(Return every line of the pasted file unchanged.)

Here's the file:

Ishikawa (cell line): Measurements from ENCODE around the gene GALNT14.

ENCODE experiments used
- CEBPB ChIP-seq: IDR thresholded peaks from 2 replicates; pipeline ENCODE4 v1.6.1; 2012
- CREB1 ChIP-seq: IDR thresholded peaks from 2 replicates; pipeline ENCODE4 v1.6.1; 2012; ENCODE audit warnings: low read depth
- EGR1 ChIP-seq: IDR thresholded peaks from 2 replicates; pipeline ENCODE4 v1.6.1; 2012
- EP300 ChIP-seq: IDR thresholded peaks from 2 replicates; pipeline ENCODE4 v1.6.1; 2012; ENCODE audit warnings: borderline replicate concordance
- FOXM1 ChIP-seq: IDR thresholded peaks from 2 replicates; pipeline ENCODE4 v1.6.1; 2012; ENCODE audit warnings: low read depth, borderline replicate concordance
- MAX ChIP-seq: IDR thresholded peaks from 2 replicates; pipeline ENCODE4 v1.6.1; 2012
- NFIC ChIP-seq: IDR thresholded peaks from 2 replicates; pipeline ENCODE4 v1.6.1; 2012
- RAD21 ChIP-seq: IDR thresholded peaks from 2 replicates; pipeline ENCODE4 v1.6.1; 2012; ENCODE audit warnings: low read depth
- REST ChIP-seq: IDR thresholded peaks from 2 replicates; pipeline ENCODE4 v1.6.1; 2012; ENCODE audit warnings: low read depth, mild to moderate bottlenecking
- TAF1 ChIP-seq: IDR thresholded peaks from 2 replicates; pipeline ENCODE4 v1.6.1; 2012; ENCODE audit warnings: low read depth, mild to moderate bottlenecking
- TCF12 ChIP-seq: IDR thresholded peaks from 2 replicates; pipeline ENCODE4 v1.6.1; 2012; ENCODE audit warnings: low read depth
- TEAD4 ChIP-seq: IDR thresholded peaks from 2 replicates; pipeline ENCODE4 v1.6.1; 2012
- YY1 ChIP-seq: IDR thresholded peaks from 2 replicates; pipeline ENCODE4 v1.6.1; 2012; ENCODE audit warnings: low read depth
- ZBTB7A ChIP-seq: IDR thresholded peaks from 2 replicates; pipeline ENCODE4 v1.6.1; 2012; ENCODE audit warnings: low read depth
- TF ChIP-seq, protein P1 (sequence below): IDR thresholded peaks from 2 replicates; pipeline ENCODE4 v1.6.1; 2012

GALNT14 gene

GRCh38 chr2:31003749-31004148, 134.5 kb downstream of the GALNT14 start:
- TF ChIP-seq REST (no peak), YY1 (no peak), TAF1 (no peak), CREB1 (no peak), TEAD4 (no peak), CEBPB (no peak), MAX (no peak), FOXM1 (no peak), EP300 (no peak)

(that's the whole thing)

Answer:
Ishikawa (cell line): Measurements from ENCODE around the gene GALNT14.

ENCODE experiments used
- CEBPB ChIP-seq: IDR thresholded peaks from 2 replicates; pipeline ENCODE4 v1.6.1; 2012
- CREB1 ChIP-seq: IDR thresholded peaks from 2 replicates; pipeline ENCODE4 v1.6.1; 2012; ENCODE audit warnings: low read depth
- EGR1 ChIP-seq: IDR thresholded peaks from 2 replicates; pipeline ENCODE4 v1.6.1; 2012
- EP300 ChIP-seq: IDR thresholded peaks from 2 replicates; pipeline ENCODE4 v1.6.1; 2012; ENCODE audit warnings: borderline replicate concordance
- FOXM1 ChIP-seq: IDR thresholded peaks from 2 replicates; pipeline ENCODE4 v1.6.1; 2012; ENCODE audit warnings: low read depth, borderline replicate concordance
- MAX ChIP-seq: IDR thresholded peaks from 2 replicates; pipeline ENCODE4 v1.6.1; 2012
- NFIC ChIP-seq: IDR thresholded peaks from 2 replicates; pipeline ENCODE4 v1.6.1; 2012
- RAD21 ChIP-seq: IDR thresholded peaks from 2 replicates; pipeline ENCODE4 v1.6.1; 2012; ENCODE audit warnings: low read depth
- REST ChIP-seq: IDR thresholded peaks from 2 replicates; pipeline ENCODE4 v1.6.1; 2012; ENCODE audit warnings: low read depth, mild to moderate bottlenecking
- TAF1 ChIP-seq: IDR thresholded peaks from 2 replicates; pipeline ENCODE4 v1.6.1; 2012; ENCODE audit warnings: low read depth, mild to moderate bottlenecking
- TCF12 ChIP-seq: IDR thresholded peaks from 2 replicates; pipeline ENCODE4 v1.6.1; 2012; ENCODE audit warnings: low read depth
- TEAD4 ChIP-seq: IDR thresholded peaks from 2 replicates; pipeline ENCODE4 v1.6.1; 2012
- YY1 ChIP-seq: IDR thresholded peaks from 2 replicates; pipeline ENCODE4 v1.6.1; 2012; ENCODE audit warnings: low read depth
- ZBTB7A ChIP-seq: IDR thresholded peaks from 2 replicates; pipeline ENCODE4 v1.6.1; 2012; ENCODE audit warnings: low read depth
- TF ChIP-seq, protein P1 (sequence below): IDR thresholded peaks from 2 replicates; pipeline ENCODE4 v1.6.1; 2012

GALNT14 gene

GRCh38 chr2:31003749-31004148, 134.5 kb downstream of the GALNT14 start:
- TF ChIP-seq REST (no peak), YY1 (no peak), TAF1 (no peak), CREB1 (no peak), TEAD4 (no peak), CEBPB (no peak), MAX (no peak), FOXM1 (no peak), EP300 (no peak)